2-1-1 has a library of more than 14,000 resources statewide which consist of local, nonprofit, faith-based and public agencies. 2-1-1 has the most comprehensive database of resources in the state.

For more information about Colorado 2-1-1, visit:

Thursday, January 26, 2017

Substance use while breastfeeding IS child abuse

Just because it is legal doesn’t mean it is okay for your baby

The Mesa County Department of Human Services Child Welfare and the Health Department want to remind new mothers that marijuana, narcotics, alcohol and tobacco use has an impact on breastfeeding babies. Substance use while breastfeeding is considered child abuse and can be reported.

The American Academy of Pediatrics says that mothers who are breastfeeding their babies should not use marijuana. Breastfeeding has many health benefits for both the baby and the mother. The tetrahydrocannabinol (THC) in marijuana gets into breast milk and will likely affect your baby.

According to Child Welfare Supervisor Lynette Overmeyer beside the direct, chemical effects of marijuana on a baby, use of marijuana may affect a mother’s ability to be able to properly care for her baby. Additionally, Overmeyer states, “In Child Welfare we consider a mother using marijuana and breastfeeding her baby as child abuse.”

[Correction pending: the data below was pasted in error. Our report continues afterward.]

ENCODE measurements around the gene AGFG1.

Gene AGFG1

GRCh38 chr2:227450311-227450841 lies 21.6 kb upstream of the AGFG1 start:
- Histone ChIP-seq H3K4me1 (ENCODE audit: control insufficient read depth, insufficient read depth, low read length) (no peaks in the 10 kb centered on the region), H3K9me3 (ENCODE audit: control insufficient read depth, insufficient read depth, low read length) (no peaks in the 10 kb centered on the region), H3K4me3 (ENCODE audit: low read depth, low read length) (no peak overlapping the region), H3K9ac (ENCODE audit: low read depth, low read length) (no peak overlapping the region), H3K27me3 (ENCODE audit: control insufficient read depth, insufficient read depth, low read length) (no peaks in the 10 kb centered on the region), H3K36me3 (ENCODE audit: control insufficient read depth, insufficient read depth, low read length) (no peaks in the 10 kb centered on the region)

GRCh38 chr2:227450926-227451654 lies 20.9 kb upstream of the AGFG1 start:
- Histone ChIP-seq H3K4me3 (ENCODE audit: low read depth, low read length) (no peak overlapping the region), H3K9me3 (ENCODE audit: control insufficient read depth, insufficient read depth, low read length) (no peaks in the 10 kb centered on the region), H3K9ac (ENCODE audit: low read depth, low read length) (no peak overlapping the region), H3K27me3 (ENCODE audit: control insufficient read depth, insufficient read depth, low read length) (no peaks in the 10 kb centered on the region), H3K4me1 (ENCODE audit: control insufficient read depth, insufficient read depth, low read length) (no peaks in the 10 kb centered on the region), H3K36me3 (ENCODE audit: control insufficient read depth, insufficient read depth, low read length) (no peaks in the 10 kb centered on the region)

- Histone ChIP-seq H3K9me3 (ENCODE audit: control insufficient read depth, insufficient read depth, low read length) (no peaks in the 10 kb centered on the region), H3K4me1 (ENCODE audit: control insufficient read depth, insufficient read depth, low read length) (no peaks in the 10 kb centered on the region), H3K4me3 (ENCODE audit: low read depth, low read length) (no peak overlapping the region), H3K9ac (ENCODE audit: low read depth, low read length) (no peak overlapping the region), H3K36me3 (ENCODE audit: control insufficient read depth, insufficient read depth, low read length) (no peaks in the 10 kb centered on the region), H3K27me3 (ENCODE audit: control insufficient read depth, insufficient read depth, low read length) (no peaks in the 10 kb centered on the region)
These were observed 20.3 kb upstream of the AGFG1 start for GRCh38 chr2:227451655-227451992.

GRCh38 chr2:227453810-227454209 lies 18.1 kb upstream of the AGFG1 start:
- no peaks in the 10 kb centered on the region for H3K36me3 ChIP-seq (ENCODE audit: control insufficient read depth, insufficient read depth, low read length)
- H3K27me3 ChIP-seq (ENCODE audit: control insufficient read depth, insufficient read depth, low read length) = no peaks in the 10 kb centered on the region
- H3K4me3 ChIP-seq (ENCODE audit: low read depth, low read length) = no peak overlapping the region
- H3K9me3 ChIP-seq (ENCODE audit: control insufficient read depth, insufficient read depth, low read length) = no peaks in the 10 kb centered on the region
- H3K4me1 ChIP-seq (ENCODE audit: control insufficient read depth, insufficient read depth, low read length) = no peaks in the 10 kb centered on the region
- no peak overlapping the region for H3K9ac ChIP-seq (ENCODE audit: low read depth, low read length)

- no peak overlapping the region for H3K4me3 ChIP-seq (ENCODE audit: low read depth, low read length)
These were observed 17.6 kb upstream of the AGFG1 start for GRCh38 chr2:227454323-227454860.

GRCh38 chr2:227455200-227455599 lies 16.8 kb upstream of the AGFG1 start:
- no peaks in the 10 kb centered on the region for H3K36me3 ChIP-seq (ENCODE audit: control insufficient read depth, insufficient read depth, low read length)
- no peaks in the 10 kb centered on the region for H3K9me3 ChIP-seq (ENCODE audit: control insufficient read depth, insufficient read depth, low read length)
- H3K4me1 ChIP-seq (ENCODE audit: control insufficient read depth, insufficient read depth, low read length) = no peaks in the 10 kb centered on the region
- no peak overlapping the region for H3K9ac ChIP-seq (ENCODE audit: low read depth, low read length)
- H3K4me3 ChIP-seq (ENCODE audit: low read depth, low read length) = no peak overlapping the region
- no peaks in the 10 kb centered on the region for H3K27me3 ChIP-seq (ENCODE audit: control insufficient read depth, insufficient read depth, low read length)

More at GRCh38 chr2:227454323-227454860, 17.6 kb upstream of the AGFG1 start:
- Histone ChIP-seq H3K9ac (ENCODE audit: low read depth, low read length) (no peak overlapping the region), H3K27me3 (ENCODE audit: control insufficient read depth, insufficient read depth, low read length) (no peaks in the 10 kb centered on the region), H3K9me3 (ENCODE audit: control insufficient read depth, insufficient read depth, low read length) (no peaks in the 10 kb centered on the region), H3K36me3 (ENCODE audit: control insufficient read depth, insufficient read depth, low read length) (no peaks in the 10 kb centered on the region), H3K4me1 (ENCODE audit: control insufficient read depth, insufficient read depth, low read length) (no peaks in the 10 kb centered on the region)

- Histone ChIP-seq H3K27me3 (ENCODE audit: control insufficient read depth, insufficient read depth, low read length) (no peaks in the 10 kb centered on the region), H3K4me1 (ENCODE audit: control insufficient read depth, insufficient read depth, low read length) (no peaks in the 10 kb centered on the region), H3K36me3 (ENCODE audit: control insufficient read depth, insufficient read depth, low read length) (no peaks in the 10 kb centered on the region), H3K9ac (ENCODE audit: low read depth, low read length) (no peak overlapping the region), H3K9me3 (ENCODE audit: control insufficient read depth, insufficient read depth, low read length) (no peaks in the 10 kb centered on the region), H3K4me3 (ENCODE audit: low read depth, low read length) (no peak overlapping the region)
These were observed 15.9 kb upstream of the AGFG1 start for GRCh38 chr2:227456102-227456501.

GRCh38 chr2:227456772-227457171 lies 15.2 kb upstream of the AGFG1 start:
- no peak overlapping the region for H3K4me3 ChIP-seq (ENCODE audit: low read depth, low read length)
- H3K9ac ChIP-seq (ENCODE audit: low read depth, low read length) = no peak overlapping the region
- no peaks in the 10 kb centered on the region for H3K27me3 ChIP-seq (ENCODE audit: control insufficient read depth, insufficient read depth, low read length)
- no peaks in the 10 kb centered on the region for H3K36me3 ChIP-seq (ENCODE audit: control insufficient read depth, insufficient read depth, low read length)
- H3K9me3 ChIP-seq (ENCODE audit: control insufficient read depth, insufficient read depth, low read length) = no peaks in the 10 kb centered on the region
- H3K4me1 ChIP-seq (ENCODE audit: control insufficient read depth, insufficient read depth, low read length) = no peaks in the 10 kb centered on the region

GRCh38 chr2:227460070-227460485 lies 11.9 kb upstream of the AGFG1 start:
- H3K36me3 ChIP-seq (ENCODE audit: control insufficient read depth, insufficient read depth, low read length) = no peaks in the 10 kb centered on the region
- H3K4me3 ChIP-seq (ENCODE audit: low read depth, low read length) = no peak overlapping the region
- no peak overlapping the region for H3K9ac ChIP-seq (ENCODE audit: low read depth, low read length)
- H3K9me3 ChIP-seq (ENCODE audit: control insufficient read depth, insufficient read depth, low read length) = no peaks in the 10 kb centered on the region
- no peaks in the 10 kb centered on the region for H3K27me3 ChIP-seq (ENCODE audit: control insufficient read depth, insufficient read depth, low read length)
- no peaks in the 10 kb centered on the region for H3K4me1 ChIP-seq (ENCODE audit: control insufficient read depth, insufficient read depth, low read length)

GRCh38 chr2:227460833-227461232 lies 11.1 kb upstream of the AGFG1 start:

Marijuana can cause lethargy in the baby, which can lead to slow weight gain and possibly slow overall development in the baby long term. The THC in the marijuana impacts the baby’s brain development.  In addition, babies whose mothers smoke marijuana or tobacco regularly have a higher risk of sudden infant death syndrome (SIDS).

Karla Klemm, Women, Infants & Children (WIC) Manager, adds "Even though marijuana is legal in Colorado, it doesn't mean it is safe for pregnancy and breastfeeding."

Both agencies encourage mothers to seek help with breastfeeding through WIC with the Mesa County Health Department.

Thursday, January 5, 2017

Human Services Welfare Fraud Case Sentenced